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The Konkan Packaging Company of Goa

The state government in Goa reacts to popular anger by scrapping special economic zones. This could signal a renewal, but only if the administration and the citizens' groups link continuing human development deficiencies with the new problem areas.


The Konkan Packaging Company of Goa

Rahul Goswami

coastal talukas. An important difference between these and Goa’s seven other talukas is their rate of population growth: Mormugao taluka records a 1.81 per cent average per year growth rate for the decade 2001-11, Bardez 1.85 per cent, Salcete 1.76 per cent and Tiswadi 0.89 per cent.

The state government in Goa reacts to popular anger by scrapping special economic zones. This could signal a renewal, but only if the administration and the citizens’ groups link continuing human development deficiencies with the new problem areas.

Rahul Goswami ( is a journalist based in Goa.

oa’s government tactically reacted to a diverse set of citizens’ groups and issue-based campaigns when it announced the scrapping of special economic zones (SEZs) in the state. It would be a mistake to treat this as a tangible or moral victory for the new crop of public movements in Goa. This is because the state’s political set – whether incumbents in the current legislative assembly or on its immediate periphery – have often retreated strategically to pursue longterm objectives.

The voluntary sector in Goa can count notable successes, and amongst them the ouster of the real estate-driven state development plan (the Regional Plan 2011, withdrawn in February 2007) ranks very high. The same sector, however, has been hampered by a shortage of people and methodological resources, and by a debilitating inability to collaborate on shared concerns. In late 2006, as part of the campaign against a motivated development plan, there was an urgent need for a systematic education of inner Goa – less urbanised Goa in its ‘ghat’ and midland ‘talukas’ – about the economic future facing the state. Support flowing in for the various local and statewide campaigns showed that alongside the success at mobilising citizens to oppose the Regional Plan 2011, there was a need to publicly examine remedies that Goa’s residents could apply to safeguard livelihoods that do not endanger its distinctive cultural ecologies. Neither of these actions has taken place and therein lies a major failing of Goa’s new agitationist fronts.

No doubt they have felt themselves outflanked by social and political developments in recent years. The record of Goa’s 40-member state assembly is one of extreme instability, a characteristic that is fuelled by the real estate and property-led interest in Goa and particularly, in its State government data now provides

evidence that the government of Goa

during the regime of Pratapsingh Rane,

the chief minister of the former Congress

government, recklessly sanctioned new

building works all over the state – in urban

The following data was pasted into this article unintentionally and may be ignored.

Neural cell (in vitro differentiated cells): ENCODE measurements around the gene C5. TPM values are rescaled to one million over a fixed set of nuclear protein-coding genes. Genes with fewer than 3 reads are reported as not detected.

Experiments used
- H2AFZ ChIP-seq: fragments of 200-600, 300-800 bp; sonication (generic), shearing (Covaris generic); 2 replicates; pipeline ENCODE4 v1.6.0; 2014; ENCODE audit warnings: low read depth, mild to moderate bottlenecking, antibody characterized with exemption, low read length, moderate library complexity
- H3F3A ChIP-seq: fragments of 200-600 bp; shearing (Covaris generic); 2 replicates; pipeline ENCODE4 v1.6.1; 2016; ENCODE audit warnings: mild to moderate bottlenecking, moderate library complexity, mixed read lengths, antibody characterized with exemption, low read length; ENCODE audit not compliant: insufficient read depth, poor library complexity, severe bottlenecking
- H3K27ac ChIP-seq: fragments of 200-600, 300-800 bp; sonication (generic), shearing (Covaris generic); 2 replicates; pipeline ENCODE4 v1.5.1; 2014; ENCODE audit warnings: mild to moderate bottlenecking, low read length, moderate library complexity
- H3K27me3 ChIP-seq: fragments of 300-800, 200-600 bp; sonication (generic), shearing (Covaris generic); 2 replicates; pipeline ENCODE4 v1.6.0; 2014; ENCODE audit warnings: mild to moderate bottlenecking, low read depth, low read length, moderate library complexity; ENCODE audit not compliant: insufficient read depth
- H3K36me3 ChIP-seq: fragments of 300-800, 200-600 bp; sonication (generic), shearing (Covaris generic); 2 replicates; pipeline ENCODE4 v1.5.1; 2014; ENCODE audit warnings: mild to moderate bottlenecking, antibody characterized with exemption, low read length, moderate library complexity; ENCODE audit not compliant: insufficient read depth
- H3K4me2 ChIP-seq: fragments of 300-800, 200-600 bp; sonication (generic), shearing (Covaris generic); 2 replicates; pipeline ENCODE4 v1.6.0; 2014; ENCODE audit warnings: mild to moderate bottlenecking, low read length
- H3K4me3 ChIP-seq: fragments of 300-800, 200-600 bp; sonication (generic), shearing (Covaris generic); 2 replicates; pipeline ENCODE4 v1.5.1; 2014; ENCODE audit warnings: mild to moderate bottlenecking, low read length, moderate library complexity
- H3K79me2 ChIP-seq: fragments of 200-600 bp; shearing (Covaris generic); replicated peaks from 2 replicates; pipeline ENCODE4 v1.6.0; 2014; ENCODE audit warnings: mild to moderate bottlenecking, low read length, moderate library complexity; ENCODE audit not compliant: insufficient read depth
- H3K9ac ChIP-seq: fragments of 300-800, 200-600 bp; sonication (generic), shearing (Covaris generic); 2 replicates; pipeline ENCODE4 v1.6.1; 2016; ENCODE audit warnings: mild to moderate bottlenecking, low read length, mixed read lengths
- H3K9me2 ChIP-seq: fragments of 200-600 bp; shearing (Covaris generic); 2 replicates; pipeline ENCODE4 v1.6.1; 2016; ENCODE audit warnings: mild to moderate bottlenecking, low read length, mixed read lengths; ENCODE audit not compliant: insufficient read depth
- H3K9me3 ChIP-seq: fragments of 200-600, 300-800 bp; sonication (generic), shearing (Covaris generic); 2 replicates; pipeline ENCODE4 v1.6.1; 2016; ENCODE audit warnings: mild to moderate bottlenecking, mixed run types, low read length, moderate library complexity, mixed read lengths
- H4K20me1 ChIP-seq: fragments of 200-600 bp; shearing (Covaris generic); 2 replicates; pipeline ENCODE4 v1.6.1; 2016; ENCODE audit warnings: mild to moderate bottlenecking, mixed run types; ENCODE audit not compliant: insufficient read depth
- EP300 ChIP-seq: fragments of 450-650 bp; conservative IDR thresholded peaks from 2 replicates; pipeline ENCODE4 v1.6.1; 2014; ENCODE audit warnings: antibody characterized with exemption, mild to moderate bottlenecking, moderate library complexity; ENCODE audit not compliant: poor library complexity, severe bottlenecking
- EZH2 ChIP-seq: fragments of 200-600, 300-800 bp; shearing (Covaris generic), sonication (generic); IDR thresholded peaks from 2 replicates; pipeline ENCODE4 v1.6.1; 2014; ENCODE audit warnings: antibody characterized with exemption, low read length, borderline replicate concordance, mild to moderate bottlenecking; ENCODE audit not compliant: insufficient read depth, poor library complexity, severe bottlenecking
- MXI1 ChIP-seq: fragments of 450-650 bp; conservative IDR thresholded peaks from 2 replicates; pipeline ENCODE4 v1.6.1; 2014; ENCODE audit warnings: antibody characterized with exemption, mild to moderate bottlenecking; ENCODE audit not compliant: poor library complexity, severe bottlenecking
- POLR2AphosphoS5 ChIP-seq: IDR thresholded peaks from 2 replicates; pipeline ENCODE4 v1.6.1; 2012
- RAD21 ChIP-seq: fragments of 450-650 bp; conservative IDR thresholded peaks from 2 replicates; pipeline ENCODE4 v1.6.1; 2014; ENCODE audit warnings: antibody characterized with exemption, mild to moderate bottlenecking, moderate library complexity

and rural Goa – paying no attention to

how panchayat areas, towns and talukas

could support the additional populations

and their demand for resources and


In 2005-06 alone, Goa’s authorities

sanctioned plans to develop 1.3 million

square metres of land in Goa’s urban areas.

An informed estimate in the state, given

the blatant disregard for and manipula

tion of floor area ratio (FAR), and using a

conservative property market rate of

mid-2007, is that this bloc of new develop

ment represents new marketable value of

over Rs 4,500 crore. For the two districts

that is Goa, this not a small sum of money.

It is equivalent to just over 40 per cent of

the gross state domestic product for

2005-06, and is almost 13 times the total

fixed investment made in Goa’s 7,095

small scale industries which together

employ 50,000 people.

Public Response

For the new public campaigns struggling to address these dimensions, responding to the rash of proposals for SEZs became a burden. In 2006, an early response to the state’s SEZ policy saw the formation of SEZ watch, an informal grouping of concerned activists and citizens. The year before the Council for Social Justice and Peace, which is a social outreach cell of the church in Goa, held a seminar on the subject in Goa as a first exploration of the issue. In 2007, the People’s Movement Against SEZ (PMAS) was formed as the first village-level opposition to SEZs, with its initial leadership coming from rural Goa, from zones under the threat of industrial expansion like Verna (the site of Goa’s

february 9, 2008

Economic & Political Weekly


biggest industrial estate) and Canaguinim in Quepem taluka. By early 2007, Matanhy Saldanha, a member of the legislative assembly (MLA) whose early background includes agitating for the rights of traditional fisherfolk, took an interest in the issue and the PMAS.

During the October 31, 2007 by-election to the South Goa Lok Sabha seat, Saldanha, who was also a minister in the erstwhile Bharatiya Janata Party (BJP) government, pushed the issue into prominence for the party at the state level. By that time the PMAS had split, with a faction becoming the People’s Committee Against SEZ (PCAS). This faction focused on local needs in Quepem taluka’s Quitol region while apparently aligning with the state BJP on the issue and therefore, the Goa Movement Against SEZ (GMAS), which is now led by Saldanha and has posed as a popular rival to the SEZ Virodhi Manch. The BJP in the state meanwhile sought to co-opt a potential younger audience by absorbing Youth For Goa, a young people’s association that has attempted one public march in Panaji. Today, the most active statewide front remains the SEZ Virodhi Manch, a federation of village-level movements including the Kerim Nagrik Samitee, PMAS, and the Sancoale Action Committee. It is supported by the Council for Social Justice and Peace, the Goa Bachao Abhiyan (whose efforts overturned the Regional Plan 2011) and issue-based advocacy groups like Jagrut Goem and Lok Shakti.